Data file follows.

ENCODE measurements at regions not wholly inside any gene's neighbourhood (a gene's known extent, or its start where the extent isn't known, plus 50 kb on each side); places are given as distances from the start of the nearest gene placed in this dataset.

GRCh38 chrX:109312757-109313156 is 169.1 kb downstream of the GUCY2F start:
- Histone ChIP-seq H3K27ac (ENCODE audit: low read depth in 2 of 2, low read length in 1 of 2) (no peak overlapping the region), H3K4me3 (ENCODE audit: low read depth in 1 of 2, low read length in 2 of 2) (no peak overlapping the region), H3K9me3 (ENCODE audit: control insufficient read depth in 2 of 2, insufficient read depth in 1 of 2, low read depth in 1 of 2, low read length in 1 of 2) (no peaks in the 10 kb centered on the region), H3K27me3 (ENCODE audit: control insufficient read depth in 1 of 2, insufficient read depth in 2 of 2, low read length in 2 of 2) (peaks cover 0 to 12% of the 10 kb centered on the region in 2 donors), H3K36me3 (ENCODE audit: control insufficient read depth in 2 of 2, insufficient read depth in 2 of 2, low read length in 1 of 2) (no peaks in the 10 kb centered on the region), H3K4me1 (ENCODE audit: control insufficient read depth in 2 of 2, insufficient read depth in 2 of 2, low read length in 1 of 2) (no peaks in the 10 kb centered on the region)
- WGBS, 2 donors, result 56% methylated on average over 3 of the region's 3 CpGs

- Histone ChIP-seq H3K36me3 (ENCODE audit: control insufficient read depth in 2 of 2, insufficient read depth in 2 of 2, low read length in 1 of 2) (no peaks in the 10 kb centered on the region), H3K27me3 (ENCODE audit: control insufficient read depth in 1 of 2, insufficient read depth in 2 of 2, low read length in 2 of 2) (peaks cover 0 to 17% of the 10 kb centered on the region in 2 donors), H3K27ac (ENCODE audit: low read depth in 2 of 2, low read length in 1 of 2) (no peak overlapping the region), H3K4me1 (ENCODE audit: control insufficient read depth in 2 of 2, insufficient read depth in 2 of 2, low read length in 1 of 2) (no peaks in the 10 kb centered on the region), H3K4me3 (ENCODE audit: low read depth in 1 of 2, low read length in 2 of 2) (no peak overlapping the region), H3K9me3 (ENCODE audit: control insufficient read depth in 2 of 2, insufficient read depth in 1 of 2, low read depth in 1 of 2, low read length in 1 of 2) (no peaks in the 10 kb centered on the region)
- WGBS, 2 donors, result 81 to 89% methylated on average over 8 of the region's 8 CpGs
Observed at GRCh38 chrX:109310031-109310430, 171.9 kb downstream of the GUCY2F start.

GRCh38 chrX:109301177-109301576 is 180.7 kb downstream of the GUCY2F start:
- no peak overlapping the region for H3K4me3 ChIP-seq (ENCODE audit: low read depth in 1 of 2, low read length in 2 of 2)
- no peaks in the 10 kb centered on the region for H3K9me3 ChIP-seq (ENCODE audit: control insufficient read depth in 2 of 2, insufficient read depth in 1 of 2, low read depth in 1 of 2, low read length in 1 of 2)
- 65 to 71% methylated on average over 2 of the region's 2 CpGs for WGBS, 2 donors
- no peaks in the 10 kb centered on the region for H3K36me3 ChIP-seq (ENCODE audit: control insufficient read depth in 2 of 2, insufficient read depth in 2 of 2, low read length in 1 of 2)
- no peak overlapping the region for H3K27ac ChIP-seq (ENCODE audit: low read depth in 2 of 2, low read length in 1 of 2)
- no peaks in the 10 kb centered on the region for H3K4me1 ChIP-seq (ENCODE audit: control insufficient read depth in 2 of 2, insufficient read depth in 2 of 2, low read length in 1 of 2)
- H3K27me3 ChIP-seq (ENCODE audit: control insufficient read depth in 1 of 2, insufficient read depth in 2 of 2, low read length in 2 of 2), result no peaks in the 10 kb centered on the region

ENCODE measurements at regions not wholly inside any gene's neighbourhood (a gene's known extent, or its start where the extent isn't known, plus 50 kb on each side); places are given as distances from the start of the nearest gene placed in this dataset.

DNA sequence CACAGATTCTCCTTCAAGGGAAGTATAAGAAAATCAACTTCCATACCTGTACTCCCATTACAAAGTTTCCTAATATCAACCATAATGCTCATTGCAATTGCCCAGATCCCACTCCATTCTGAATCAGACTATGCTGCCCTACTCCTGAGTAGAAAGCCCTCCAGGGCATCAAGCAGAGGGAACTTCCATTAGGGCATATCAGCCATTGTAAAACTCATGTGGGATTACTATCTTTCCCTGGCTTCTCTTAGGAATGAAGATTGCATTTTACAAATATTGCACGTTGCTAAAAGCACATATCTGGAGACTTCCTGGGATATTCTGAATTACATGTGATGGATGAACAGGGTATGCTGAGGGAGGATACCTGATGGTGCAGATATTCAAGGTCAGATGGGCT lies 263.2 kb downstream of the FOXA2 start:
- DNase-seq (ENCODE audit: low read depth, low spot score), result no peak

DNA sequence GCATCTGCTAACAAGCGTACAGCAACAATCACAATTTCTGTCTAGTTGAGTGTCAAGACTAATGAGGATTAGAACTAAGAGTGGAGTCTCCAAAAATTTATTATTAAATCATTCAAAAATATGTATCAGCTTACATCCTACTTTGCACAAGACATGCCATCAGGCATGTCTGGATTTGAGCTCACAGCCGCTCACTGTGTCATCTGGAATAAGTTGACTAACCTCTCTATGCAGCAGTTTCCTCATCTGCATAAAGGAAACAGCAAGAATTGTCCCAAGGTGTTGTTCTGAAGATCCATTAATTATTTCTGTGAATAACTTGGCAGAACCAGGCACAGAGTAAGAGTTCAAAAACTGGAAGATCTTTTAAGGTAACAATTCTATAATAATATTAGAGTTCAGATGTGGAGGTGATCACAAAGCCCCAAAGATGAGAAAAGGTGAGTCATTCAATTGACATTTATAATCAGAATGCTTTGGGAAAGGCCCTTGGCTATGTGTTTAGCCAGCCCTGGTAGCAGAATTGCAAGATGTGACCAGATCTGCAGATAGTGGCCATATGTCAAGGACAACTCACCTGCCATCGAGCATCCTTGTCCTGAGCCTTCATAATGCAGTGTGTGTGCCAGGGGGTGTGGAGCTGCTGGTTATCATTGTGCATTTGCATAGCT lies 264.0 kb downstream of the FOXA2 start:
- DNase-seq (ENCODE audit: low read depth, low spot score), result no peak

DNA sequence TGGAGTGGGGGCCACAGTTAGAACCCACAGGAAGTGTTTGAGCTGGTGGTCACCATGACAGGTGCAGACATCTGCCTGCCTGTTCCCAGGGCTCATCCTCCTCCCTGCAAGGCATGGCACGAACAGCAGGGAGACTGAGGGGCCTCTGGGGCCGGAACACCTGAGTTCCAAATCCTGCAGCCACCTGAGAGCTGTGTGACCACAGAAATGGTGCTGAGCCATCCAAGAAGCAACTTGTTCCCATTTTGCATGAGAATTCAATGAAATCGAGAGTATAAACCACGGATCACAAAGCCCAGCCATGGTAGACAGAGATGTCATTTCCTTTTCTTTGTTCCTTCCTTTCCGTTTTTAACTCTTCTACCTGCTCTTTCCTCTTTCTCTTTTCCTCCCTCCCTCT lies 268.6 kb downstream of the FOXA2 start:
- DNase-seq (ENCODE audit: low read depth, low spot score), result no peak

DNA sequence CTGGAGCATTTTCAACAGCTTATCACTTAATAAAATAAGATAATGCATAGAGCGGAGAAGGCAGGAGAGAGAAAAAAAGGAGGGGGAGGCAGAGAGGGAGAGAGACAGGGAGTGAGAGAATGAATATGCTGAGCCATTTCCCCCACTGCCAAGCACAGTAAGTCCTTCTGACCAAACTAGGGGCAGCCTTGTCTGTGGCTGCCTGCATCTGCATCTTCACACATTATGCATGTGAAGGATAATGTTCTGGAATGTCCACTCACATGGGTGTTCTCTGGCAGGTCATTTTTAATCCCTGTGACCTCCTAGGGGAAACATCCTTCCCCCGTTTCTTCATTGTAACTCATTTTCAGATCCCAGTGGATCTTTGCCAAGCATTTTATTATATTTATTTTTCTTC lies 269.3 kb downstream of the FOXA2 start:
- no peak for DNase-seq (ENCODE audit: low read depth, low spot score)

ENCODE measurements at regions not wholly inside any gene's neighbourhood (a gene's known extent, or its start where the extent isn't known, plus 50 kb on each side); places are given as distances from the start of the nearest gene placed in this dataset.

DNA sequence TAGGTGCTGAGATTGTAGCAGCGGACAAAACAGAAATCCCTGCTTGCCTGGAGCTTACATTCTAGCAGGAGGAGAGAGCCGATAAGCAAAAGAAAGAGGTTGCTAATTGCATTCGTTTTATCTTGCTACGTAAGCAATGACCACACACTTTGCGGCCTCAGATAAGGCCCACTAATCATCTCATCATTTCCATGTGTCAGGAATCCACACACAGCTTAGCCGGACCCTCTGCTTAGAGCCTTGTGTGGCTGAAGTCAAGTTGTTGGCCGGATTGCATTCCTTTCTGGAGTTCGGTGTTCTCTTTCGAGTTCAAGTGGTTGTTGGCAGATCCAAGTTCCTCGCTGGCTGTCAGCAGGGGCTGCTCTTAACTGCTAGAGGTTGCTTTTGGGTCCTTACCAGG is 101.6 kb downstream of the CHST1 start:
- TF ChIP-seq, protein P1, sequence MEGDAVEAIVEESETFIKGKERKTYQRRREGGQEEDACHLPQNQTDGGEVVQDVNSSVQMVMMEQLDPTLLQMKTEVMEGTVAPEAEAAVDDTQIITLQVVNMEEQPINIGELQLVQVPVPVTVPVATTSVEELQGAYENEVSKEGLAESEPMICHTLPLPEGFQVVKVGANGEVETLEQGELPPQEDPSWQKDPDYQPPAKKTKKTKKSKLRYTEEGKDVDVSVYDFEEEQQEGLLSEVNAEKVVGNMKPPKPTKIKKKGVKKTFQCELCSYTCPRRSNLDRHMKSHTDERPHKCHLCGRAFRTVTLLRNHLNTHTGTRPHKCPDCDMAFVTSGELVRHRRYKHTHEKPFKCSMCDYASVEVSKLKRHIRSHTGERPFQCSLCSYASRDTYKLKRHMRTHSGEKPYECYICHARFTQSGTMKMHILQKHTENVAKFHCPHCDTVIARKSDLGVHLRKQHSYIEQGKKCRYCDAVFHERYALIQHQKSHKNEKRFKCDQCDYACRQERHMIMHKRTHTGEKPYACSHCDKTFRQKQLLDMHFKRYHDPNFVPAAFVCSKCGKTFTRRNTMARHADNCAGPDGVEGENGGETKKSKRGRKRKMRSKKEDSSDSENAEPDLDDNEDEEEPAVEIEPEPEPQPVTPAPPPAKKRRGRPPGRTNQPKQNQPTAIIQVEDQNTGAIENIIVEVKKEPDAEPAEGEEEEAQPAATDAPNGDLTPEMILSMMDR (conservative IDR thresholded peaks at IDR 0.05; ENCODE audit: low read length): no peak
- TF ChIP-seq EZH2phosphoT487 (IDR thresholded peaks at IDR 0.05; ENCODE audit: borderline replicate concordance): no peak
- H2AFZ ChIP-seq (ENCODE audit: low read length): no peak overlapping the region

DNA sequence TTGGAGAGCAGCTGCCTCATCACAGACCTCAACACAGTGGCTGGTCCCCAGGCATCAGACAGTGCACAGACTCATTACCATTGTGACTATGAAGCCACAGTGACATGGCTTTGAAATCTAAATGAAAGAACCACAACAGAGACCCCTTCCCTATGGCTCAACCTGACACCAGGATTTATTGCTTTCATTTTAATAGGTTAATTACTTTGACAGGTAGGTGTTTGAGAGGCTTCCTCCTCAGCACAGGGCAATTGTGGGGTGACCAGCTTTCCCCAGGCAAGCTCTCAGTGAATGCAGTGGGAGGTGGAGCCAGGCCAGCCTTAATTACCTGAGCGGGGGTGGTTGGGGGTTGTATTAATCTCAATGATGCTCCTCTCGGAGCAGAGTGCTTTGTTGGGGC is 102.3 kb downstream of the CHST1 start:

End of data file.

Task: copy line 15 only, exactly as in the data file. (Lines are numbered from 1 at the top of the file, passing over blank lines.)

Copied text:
- H3K27me3 ChIP-seq (ENCODE audit: control insufficient read depth in 1 of 2, insufficient read depth in 2 of 2, low read length in 2 of 2), result no peaks in the 10 kb centered on the region